Thread: Tried BJJ last night
7/30/2003 8:46pm, #1
I tried BJJ for the first time last night.
It was interesting. I was in the beginners class and we worked on positioning, and transitions between positions. I'm used to ground fighting but we only go full on at all times.
This has positives and negatives.
The positive is that you're used to grappling at full speed/power because thats all you do. The negative is you don't ever get a chance to refine, or try something new or that you're unsure of.
I had trouble adapting, and kept trying to do things too fast.
I'm not sure how important it is to 'put your hand in this exact position' and 'grab the collar exactly like this'. Some of this stuff seems to me exactly the sort of stuff that breaks down as soon you go full on.
I learnt a lot though in one class and enjoyed myself. I think I'll keep going backThe Wastrel - So attractive he HAS to be a woman.
7/30/2003 9:10pm, #2
What grappling did you do before this?
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7/30/2003 9:38pm, #3
"The positive is that you're used to grappling at full speed/power because thats all you do. The negative is you don't ever get a chance to refine, or try something new or that you're unsure of."
um, you don't get to try it out slower at first?
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7/30/2003 10:09pm, #4
FingerorMoon?, where did you ultimately end up at?
Trust me, you get better grappling at full speed then you do starting at half speed. Just learn from what people tell you what you were doing wrong, and try to pick up as much of the technique drills as you can. It's the 'straight into the deep end' approach to learning..
The placement of hands is important because incorrect placement will set you up for submissions and sweeps.
For example: The guard
Leaving your hands above the beltline will leave you open to armlocks, leaving elbows sticking out will leave you open to Kimuras,etc.
Grips are important, as the wrong grip can be the difference between that collar choke cranking on or not. Also they can be of importance to you, as if you are grabbing the inside of your opponent's sleeve in Gi BJJ, if your opponent jerks away suddenly, you may end up with a handful of broken fingers.
Be patient. It takes time to get anywhere near half-decent.
7/30/2003 10:34pm, #5
At the center I go to we do submission grappling but are taught to go for chokes (and a few neck cranks).
Cross body isn't used that much, we are taught mainly to achieve the mount, and when on bottom to work from the guard (either choking or attempting to reverse position.
Nope, don't go slow at all.
The instructor started the center over 10 years ago, attempting to break away from TMA (no he is not a UFC fan at all...let me hold a UFC night for everyone there but wasn't interested in coming himself...)
The idea is that slowing things down and worrying about perfect hand positioning, etc will not help you at all when everything moves full speed with a fully resisting opponent. The idea is to explore and see what you can do while going full on.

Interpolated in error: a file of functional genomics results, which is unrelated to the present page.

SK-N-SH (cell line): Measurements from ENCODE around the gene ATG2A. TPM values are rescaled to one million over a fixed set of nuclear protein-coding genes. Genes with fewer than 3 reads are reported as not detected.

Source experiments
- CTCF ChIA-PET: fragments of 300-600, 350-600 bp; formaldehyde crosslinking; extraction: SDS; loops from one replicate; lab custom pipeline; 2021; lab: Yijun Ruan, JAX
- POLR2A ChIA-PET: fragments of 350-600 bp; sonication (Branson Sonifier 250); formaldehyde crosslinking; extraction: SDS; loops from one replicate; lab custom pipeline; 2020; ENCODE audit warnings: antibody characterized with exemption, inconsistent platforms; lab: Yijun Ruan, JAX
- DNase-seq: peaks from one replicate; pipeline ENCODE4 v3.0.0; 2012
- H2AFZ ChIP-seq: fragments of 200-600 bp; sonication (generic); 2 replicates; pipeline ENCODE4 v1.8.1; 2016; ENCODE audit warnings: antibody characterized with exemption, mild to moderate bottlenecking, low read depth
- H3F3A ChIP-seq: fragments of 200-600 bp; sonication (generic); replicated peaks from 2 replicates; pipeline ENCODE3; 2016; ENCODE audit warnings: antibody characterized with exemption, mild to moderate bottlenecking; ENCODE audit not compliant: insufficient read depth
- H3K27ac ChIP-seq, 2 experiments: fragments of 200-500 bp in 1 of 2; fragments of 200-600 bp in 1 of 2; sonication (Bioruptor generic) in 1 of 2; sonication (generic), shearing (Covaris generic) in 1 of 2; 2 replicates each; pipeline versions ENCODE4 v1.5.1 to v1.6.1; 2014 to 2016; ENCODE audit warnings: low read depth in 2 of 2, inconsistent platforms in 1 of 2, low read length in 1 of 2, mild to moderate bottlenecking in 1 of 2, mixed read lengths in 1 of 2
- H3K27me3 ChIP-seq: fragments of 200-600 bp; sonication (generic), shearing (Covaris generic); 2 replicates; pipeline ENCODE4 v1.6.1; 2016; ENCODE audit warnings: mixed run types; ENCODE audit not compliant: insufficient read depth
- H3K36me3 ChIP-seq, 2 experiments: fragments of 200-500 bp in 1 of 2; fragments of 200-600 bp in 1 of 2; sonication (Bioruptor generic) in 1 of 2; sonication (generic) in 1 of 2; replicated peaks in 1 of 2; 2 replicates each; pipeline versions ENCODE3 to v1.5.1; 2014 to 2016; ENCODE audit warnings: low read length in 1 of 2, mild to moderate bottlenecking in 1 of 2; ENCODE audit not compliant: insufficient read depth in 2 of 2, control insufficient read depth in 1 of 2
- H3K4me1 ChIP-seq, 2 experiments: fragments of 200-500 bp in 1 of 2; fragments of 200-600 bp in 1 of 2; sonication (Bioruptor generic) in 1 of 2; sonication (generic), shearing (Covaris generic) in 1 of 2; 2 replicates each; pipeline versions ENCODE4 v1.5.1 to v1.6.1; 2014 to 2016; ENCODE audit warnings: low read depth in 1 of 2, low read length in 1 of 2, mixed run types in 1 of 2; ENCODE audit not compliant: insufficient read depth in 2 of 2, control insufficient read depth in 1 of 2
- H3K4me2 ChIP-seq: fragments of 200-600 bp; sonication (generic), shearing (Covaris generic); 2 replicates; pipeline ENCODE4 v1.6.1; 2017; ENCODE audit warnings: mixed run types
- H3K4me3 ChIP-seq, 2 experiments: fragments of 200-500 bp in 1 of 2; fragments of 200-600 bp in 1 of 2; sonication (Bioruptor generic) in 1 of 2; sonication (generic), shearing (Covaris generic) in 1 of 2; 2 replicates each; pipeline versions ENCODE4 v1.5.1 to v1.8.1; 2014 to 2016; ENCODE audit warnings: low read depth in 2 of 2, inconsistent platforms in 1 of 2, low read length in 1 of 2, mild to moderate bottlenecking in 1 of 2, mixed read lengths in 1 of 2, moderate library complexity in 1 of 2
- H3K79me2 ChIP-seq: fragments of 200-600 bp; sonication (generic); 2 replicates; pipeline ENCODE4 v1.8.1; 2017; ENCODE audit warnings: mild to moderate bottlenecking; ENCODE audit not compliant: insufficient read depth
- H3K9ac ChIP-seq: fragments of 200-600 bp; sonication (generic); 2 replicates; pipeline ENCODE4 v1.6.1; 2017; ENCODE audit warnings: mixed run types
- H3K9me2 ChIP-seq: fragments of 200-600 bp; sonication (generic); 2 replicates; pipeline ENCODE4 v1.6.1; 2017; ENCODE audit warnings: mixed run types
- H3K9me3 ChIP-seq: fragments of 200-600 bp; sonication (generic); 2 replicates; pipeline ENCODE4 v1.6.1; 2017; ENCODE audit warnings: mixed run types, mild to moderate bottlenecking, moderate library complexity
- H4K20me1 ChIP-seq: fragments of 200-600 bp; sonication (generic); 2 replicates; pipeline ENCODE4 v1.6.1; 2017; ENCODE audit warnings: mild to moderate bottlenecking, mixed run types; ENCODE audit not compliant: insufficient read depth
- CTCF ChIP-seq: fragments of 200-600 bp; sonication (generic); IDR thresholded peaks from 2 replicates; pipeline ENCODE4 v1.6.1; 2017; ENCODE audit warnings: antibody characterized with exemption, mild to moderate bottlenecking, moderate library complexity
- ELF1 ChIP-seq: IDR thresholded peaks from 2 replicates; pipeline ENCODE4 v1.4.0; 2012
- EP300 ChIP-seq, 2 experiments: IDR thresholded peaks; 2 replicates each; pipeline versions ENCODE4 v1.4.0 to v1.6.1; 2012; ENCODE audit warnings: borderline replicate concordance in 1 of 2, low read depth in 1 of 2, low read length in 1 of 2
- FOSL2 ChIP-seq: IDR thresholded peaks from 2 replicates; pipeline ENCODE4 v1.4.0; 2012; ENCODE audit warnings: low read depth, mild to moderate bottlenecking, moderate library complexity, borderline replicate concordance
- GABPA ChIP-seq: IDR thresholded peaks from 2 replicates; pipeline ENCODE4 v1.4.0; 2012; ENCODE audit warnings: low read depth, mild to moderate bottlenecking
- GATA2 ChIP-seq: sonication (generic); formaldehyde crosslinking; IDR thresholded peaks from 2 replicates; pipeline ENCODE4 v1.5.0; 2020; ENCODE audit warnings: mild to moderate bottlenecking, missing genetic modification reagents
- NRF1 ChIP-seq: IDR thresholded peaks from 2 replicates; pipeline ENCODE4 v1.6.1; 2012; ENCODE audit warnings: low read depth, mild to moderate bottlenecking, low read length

I ended up at Dominance Jiu Jitsu
I'm travelling in the opposite direction to the traffic that time of night so its actually not a bad drive.
I'm not sure if you read my post correctly. I meant we only go full on at my current art. The BJJ I did last night slowed things down so we could understand the finer points.
Thanks for the advice.
Yeah, I am a patient person by nature. I'm not going there with the intention that I can become any good in a handful of lessons.The Wastrel - So attractive he HAS to be a woman.
7/30/2003 10:53pm, #6
I should add though, one of the reasons I still love Freeform is although the founder may believe what I've listed above is best, you are allowed to do anything you want while wrestling. The idea being to explore what works for you.
For the last year, I've been going (with success as well...) for armbars, shoulder locks, and leglocks (although I suck at leglocks).The Wastrel - So attractive he HAS to be a woman.
7/30/2003 11:16pm, #7I should add though, one of the reasons I still love Freeform is although the founder may believe what I've listed above is best, you are allowed to do anything you want while wrestling. The idea being to explore what works for you.
For the last year, I've been going (with success as well...) for armbars, shoulder locks, and leglocks (although I suck at leglocks).
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7/31/2003 2:05am, #8
Nice stuff. In the group class, it is usually fast paced, with everyone going for the submission. Pretty tiring. One on one classes, where it's slow and you have to do the moves perfect was absolute Hell. I was more tired in 30 minutes of a private with Rener, than rolling an hour in group class. At least twice as much.
Good luck with it, and keep us posted!
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7/31/2003 11:23am, #9
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"The idea is that slowing things down and worrying about perfect hand positioning, etc will not help you at all when everything moves full speed with a fully resisting opponent"
I'm not sure if you personally agree with this, but I gotta say this is a horrible training ethic. The best way to develop bad habits is to not practice a technique before attempting them in sparring (rolling). We used to do this before I seriously trained; we flailed around, tried to achieve positions with no clue on how to get there and forced submissions. It was tiring and counterproductive.
In a couple months, your ground game will improve so much, you'll be amazed; trust me!
8/03/2003 8:29pm, #10
Hmeboy - no I don't fully agree with it, hence
the reason I'm doing BJJ.
FoMThe Wastrel - So attractive he HAS to be a woman.